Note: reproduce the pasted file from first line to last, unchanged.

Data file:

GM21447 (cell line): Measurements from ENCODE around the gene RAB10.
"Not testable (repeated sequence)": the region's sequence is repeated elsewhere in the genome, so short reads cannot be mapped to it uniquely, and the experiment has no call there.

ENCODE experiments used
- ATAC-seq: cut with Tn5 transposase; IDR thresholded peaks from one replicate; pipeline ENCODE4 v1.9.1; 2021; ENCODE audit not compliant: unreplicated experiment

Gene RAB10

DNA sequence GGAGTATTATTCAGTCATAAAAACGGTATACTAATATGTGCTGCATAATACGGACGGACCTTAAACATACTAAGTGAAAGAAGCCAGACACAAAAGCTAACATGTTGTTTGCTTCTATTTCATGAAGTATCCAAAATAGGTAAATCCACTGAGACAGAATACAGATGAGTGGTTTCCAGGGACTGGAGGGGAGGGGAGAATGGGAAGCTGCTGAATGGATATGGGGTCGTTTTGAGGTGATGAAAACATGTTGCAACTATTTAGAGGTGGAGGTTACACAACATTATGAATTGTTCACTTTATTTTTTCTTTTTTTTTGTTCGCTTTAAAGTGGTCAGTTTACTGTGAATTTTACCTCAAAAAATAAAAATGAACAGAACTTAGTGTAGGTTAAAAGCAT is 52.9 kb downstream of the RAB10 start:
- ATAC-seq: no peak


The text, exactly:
GM21447 (cell line): Measurements from ENCODE around the gene RAB10.
"Not testable (repeated sequence)": the region's sequence is repeated elsewhere in the genome, so short reads cannot be mapped to it uniquely, and the experiment has no call there.

ENCODE experiments used
- ATAC-seq: cut with Tn5 transposase; IDR thresholded peaks from one replicate; pipeline ENCODE4 v1.9.1; 2021; ENCODE audit not compliant: unreplicated experiment

Gene RAB10

DNA sequence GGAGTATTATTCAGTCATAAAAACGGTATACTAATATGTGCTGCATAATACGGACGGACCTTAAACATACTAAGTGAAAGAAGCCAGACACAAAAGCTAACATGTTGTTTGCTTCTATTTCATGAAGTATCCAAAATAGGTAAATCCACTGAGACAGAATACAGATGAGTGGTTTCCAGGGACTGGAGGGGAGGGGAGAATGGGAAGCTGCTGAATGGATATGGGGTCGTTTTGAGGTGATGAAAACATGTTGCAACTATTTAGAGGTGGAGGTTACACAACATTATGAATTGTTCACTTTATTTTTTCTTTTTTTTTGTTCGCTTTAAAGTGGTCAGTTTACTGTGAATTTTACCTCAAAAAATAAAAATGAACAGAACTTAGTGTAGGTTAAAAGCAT is 52.9 kb downstream of the RAB10 start:
- ATAC-seq: no peak